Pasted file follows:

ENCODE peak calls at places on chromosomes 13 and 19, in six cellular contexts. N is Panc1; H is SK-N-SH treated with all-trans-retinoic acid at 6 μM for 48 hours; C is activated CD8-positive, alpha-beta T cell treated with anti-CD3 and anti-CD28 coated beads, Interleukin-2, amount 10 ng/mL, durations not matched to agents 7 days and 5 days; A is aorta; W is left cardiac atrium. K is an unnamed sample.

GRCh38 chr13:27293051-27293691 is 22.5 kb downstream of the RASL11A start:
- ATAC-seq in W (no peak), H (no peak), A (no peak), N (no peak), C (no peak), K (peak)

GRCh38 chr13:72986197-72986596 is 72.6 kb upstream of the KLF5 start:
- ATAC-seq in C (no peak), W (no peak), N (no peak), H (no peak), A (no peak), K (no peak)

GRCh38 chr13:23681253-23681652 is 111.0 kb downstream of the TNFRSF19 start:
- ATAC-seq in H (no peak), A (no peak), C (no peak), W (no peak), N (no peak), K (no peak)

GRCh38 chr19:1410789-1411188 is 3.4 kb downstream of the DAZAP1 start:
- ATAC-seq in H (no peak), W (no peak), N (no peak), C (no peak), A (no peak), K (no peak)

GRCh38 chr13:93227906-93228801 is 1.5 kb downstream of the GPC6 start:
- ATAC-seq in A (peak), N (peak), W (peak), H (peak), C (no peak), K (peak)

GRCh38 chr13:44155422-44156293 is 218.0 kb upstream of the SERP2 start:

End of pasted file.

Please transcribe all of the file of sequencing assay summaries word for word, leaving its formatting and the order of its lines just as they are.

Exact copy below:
ENCODE peak calls at places on chromosomes 13 and 19, in six cellular contexts. N is Panc1; H is SK-N-SH treated with all-trans-retinoic acid at 6 μM for 48 hours; C is activated CD8-positive, alpha-beta T cell treated with anti-CD3 and anti-CD28 coated beads, Interleukin-2, amount 10 ng/mL, durations not matched to agents 7 days and 5 days; A is aorta; W is left cardiac atrium. K is an unnamed sample.

GRCh38 chr13:27293051-27293691 is 22.5 kb downstream of the RASL11A start:
- ATAC-seq in W (no peak), H (no peak), A (no peak), N (no peak), C (no peak), K (peak)

GRCh38 chr13:72986197-72986596 is 72.6 kb upstream of the KLF5 start:
- ATAC-seq in C (no peak), W (no peak), N (no peak), H (no peak), A (no peak), K (no peak)

GRCh38 chr13:23681253-23681652 is 111.0 kb downstream of the TNFRSF19 start:
- ATAC-seq in H (no peak), A (no peak), C (no peak), W (no peak), N (no peak), K (no peak)

GRCh38 chr19:1410789-1411188 is 3.4 kb downstream of the DAZAP1 start:
- ATAC-seq in H (no peak), W (no peak), N (no peak), C (no peak), A (no peak), K (no peak)

GRCh38 chr13:93227906-93228801 is 1.5 kb downstream of the GPC6 start:
- ATAC-seq in A (peak), N (peak), W (peak), H (peak), C (no peak), K (peak)

GRCh38 chr13:44155422-44156293 is 218.0 kb upstream of the SERP2 start: